One thought: If you're worried about getting a lot of spam e-mails, you might think about setting up a "throw-away" e-mail, and once it starts getting too flooded, change (or delete) it.

    Also want to say that the "top four" on my "trusted suppliers" include SparkFun, Adafruit, Digi-key, and Mouser. Lots of other good companies, but those four supply most of my needs!

  • A few years ago, I was involved in a group that was putting together balloon launches. Every launch involved GPS receivers (helped in recovery -- position reported via Amateur Radio), and most payloads also had their own receivers (for datalogging). One problem was the limitations of the then-available "affordable" module. These modules look VERY attractive!

  • First of all, Pete, it's a wonderful project, and I'm so glad you're encouraging your youngster to learn! On the subject of the "pause" function, I think he's wise well beyond his years! (Glad you don't have an "audio feed" of me when my TiVo "toggles" the pause button between "pause" and "play" because of an optical path issue...)

    A couple of comments: Seems to me that theoretically it should be possible to bend the acrylic using a heat gun (or hot air soldering station), but it would certainly be a LOT easier with the strip heater.

    My other thought would be a slightly different approach to the "crafty" cards: they could also be done with electrical contacts of some sort (some bare wires, maybe?) with "patterns" on the cards made with conductive tape.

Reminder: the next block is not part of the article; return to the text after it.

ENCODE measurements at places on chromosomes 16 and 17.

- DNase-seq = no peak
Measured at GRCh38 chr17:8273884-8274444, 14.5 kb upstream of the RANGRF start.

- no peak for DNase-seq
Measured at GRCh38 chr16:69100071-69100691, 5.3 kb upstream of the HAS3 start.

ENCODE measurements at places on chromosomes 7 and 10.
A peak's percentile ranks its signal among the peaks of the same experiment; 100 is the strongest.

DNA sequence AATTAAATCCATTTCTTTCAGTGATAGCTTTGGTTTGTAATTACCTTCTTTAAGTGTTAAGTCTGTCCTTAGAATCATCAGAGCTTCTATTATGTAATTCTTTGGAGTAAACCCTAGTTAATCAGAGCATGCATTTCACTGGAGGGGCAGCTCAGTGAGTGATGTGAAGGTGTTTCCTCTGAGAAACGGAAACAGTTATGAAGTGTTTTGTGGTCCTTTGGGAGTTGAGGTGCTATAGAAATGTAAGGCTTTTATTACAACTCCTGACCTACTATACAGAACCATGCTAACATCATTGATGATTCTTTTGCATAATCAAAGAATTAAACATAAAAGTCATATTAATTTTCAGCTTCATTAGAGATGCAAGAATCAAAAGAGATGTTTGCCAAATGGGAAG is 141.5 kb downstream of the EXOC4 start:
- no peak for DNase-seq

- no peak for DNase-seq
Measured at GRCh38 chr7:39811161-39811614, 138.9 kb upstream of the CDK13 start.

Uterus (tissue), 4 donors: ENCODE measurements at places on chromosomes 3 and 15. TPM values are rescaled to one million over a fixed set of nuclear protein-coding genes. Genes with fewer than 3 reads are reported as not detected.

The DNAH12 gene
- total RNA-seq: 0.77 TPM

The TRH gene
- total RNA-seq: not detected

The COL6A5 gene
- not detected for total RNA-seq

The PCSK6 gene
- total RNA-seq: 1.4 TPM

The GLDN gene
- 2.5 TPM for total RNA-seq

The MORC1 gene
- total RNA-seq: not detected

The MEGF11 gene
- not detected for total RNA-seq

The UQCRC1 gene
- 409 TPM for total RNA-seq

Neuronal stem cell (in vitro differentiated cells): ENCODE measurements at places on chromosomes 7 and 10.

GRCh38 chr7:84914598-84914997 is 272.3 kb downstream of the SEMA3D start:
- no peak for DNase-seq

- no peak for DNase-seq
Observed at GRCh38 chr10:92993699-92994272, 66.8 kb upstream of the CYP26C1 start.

• I'm glad to see power management getting at least a little consideration! It harkens back to my "pet peeve" with the ATmega chips: No on-board Real Time Clock and no "deep sleep" mode. There are many processors on the market that can have incredibly low power requirements in "deep sleep" mode. Many applications can admit to having the CPU "awake" down around 0.1% of the time -- say one millisecond every second, or maybe half a second once a minute. This means that the average power is just over 1/1000 of the "normal" power -- under these conditions even an application that would kill off a set of AA batteries in an hour with the CPU awake all the time could last for a couple of months spending most of the time in "sleep" mode. (Note that it's also useful to have a system with a relatively wide input voltage range, so you can eliminate the losses incurred by voltage regulators, and also have to use care in selecting "peripheral chips" so that they have very low quiescent power.)

    By the way, this is NOT something new -- I worked for a while on a unit that would run for months on 3 flashlight batteries, and was based on an 80C85. This was back in the early 1990s.

    Although the Apollo3 Blue has incredible low power processing capabilities, many interesting, very useful applications need very little data processing, but low power consumption is all-consuming consideration.

    More recently, I've also been examining the ESP32, as it has a not-very-accurate "Real Time Counter" (they call it a "Real Time Clock", but it's basically just a counter that can be set to "wake up" the CPU at a certain count) -- not great, but it can be useful to generate some "minimum checkin" rate.

    One other related little historic sidelight: Most PC operating systems today actually "halt" the CPU when there's nothing else to do. The RTC wakes it up at least once a millisecond. One of the things that Windows 95 was attacted for by the Linux community was that W95 used an "infinite do-nothing loop", keeping the CPU running, and wasting power (and making the computer run hotter). Linux, and later Windows XP, would halt the CPU.

No public wish lists :(